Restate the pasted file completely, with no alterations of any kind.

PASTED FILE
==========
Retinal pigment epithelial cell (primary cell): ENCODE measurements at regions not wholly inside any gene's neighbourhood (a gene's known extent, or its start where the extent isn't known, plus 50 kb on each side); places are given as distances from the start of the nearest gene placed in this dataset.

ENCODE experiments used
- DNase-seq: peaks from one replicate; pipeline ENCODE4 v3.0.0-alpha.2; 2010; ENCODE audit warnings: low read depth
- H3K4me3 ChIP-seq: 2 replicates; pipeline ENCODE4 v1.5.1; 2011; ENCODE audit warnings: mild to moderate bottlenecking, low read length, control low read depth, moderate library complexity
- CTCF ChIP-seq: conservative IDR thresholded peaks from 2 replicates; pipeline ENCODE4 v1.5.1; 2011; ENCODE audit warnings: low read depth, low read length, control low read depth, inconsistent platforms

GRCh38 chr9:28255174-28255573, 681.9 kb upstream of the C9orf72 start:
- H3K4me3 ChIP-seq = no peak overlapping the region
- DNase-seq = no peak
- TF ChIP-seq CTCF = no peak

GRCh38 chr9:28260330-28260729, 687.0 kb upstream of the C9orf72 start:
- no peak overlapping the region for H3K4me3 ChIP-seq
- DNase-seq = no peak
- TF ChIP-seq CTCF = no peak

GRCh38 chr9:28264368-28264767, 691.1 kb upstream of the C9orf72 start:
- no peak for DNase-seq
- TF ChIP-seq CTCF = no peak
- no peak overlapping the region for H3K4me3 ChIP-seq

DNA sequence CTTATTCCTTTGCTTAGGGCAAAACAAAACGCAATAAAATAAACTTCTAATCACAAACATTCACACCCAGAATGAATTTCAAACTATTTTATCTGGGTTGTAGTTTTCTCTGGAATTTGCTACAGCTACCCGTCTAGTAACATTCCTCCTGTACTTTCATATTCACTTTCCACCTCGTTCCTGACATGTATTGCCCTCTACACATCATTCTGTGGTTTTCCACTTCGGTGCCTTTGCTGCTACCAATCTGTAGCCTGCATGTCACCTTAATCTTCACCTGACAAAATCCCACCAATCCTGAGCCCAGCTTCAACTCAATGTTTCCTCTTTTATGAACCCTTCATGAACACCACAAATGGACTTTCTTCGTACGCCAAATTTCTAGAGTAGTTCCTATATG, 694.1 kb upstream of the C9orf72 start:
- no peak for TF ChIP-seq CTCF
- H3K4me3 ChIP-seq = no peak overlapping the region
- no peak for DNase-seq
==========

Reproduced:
Retinal pigment epithelial cell (primary cell): ENCODE measurements at regions not wholly inside any gene's neighbourhood (a gene's known extent, or its start where the extent isn't known, plus 50 kb on each side); places are given as distances from the start of the nearest gene placed in this dataset.

ENCODE experiments used
- DNase-seq: peaks from one replicate; pipeline ENCODE4 v3.0.0-alpha.2; 2010; ENCODE audit warnings: low read depth
- H3K4me3 ChIP-seq: 2 replicates; pipeline ENCODE4 v1.5.1; 2011; ENCODE audit warnings: mild to moderate bottlenecking, low read length, control low read depth, moderate library complexity
- CTCF ChIP-seq: conservative IDR thresholded peaks from 2 replicates; pipeline ENCODE4 v1.5.1; 2011; ENCODE audit warnings: low read depth, low read length, control low read depth, inconsistent platforms

GRCh38 chr9:28255174-28255573, 681.9 kb upstream of the C9orf72 start:
- H3K4me3 ChIP-seq = no peak overlapping the region
- DNase-seq = no peak
- TF ChIP-seq CTCF = no peak

GRCh38 chr9:28260330-28260729, 687.0 kb upstream of the C9orf72 start:
- no peak overlapping the region for H3K4me3 ChIP-seq
- DNase-seq = no peak
- TF ChIP-seq CTCF = no peak

GRCh38 chr9:28264368-28264767, 691.1 kb upstream of the C9orf72 start:
- no peak for DNase-seq
- TF ChIP-seq CTCF = no peak
- no peak overlapping the region for H3K4me3 ChIP-seq

DNA sequence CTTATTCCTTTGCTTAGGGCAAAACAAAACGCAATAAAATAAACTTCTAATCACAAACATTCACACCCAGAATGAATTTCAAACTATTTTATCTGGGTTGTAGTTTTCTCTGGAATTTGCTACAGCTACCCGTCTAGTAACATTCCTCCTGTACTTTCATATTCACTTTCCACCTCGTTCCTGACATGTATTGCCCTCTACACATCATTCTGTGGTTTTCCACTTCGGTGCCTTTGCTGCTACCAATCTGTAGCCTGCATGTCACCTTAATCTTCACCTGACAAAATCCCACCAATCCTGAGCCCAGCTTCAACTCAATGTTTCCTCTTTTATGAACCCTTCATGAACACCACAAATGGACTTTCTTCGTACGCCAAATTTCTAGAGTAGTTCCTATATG, 694.1 kb upstream of the C9orf72 start:
- no peak for TF ChIP-seq CTCF
- H3K4me3 ChIP-seq = no peak overlapping the region
- no peak for DNase-seq